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5 strategies for becoming an effective, present teacher

Here's how to continually evaluate your instruction to improve your impact on students

Homework, assessments, projects. Grades, lesson plans, conferences. Teachers can get caught up in the day-to-day parts of the classroom and forget to take time to consider whether or not they’re teaching effectively. In her edWebinar, “Make Learning Visible in Your Classroom,” Cari Wilson, innovation and technology lead teacher at West Vancouver School District, BC, explained how she continually evaluates her instruction to improve her impact on students’ learning.

Wilson bases her strategies on Professor John Hattie’s theories on Visible Learning and Teaching. Hattie’s research focuses on enhancing effectiveness by having teachers evaluate their own practice as well as helping “teachers see learning through the eyes of students and help[ing] them become their own teachers.” From this, Wilson identified five key actions she’s adopted that she thinks can have an immediate impact.

1. Make the classroom a safe place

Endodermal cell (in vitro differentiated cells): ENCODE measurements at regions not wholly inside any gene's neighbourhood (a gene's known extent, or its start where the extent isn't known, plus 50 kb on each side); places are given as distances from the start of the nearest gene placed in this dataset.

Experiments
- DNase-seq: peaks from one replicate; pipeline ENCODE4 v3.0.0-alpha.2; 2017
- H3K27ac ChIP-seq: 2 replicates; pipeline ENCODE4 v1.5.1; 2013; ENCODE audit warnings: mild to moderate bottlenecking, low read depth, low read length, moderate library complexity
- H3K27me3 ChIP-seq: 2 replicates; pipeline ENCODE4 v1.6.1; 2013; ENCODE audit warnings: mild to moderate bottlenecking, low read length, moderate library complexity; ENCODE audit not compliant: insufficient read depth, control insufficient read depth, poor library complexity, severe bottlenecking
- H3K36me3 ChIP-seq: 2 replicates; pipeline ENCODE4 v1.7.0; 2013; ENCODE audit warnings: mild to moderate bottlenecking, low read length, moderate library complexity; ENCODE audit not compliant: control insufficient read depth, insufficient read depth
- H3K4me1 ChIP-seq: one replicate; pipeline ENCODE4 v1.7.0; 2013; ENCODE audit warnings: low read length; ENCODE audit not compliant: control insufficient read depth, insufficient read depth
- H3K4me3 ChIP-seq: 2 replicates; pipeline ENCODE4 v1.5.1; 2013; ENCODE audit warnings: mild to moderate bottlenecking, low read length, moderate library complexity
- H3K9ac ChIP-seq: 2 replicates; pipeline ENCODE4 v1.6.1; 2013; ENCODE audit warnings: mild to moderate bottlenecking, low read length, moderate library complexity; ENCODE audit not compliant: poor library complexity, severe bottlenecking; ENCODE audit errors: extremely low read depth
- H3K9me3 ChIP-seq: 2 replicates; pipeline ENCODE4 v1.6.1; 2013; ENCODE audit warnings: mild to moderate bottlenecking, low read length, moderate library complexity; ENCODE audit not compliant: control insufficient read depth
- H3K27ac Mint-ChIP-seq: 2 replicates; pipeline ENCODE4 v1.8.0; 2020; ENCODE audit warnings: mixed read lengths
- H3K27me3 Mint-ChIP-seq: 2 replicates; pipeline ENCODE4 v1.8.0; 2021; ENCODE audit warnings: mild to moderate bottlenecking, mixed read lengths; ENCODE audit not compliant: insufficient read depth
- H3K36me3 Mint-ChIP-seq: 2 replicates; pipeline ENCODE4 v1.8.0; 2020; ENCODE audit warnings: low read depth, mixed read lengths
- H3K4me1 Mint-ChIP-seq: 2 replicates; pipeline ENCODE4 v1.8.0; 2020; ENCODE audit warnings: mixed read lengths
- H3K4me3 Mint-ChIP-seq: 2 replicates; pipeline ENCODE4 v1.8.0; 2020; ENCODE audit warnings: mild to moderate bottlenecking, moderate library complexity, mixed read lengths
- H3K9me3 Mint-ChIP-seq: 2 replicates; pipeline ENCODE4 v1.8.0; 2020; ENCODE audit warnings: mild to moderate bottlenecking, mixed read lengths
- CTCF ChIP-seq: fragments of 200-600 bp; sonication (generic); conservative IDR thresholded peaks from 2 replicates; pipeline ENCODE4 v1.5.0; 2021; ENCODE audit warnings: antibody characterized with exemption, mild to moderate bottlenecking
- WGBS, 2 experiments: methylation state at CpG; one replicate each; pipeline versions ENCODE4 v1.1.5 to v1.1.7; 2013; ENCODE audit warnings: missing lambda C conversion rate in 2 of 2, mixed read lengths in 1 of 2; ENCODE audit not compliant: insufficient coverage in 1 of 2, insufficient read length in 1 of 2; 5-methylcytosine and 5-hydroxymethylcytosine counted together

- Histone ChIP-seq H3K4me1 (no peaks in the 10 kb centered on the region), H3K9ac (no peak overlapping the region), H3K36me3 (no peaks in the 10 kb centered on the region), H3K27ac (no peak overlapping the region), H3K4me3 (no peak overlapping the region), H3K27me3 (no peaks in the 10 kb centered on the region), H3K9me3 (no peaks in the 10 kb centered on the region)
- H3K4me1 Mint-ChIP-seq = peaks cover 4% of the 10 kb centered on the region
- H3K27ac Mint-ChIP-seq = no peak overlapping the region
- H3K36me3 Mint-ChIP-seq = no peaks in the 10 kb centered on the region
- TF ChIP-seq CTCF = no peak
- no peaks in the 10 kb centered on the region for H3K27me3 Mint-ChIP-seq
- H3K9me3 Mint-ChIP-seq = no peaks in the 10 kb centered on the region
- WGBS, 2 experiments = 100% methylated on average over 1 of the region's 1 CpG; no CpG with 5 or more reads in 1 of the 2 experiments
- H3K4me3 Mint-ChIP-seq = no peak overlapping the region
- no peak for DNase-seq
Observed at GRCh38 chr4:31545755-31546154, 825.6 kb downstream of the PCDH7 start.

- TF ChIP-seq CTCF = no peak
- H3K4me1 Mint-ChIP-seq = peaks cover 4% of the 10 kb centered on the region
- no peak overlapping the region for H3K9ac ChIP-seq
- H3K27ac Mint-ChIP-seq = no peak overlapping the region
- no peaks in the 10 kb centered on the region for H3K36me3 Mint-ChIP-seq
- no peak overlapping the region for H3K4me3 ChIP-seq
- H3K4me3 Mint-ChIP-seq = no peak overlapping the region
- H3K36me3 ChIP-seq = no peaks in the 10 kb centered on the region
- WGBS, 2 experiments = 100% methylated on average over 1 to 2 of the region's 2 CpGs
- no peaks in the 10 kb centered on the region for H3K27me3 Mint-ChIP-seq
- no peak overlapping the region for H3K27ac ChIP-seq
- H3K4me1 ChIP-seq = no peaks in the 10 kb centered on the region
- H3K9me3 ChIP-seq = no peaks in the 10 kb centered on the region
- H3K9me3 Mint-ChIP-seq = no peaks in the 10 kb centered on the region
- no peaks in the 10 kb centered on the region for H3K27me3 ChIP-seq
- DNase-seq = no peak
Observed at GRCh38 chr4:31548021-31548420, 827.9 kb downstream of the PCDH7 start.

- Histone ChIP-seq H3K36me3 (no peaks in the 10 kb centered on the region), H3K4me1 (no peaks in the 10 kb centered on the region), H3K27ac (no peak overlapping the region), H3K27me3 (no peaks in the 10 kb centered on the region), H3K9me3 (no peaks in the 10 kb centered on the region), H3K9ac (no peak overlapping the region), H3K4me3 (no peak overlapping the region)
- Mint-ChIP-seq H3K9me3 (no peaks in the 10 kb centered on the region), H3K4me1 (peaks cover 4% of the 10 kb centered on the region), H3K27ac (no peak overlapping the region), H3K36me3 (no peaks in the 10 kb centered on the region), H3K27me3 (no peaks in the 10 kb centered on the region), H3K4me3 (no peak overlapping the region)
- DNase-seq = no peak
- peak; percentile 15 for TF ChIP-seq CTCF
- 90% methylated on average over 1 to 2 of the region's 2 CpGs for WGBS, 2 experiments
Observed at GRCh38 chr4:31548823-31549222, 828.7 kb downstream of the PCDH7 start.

This means that the teacher works on building a relationship with the students and developing a classroom environment where the they trust each other and feel comfortable taking risks. For the room itself, Wilson advocates creating displays that focus on student work over what the teacher wants to share. Give the students visual evidence that their work is valued. Regarding teacher-student relationships, Wilson works to have at least one meaningful interaction with each student every day. For example, when students leave at the end of the day, she says goodbye to each one, asking them a question and acknowledging their presence for that day.

2. Evaluate your impact

Wilson shared stories of teachers who set up their academic calendar a year in advance and who teach the same unit on the same day every year—whether or not the students have mastered the previous lessons. Instead, she says teachers need to take a step back and ask what mastery actually looks like for each unit. Then, they need to adjust lessons accordingly based on student progress. One class may be right on schedule; another might need more time on the first task.

3. Collaborate with colleagues

While teachers do work together on one-off projects, Wilson believes collaboration should be built into their professional schedules. It doesn’t have to be about their students working across subjects on projects, although that can happen. Some of the best collaboration can be teachers working together to explore and improve their teaching strategies. Administrative support is essential, such as building time into school hours for teachers to meet.

Related: How I gave my students voice and increased collaboration

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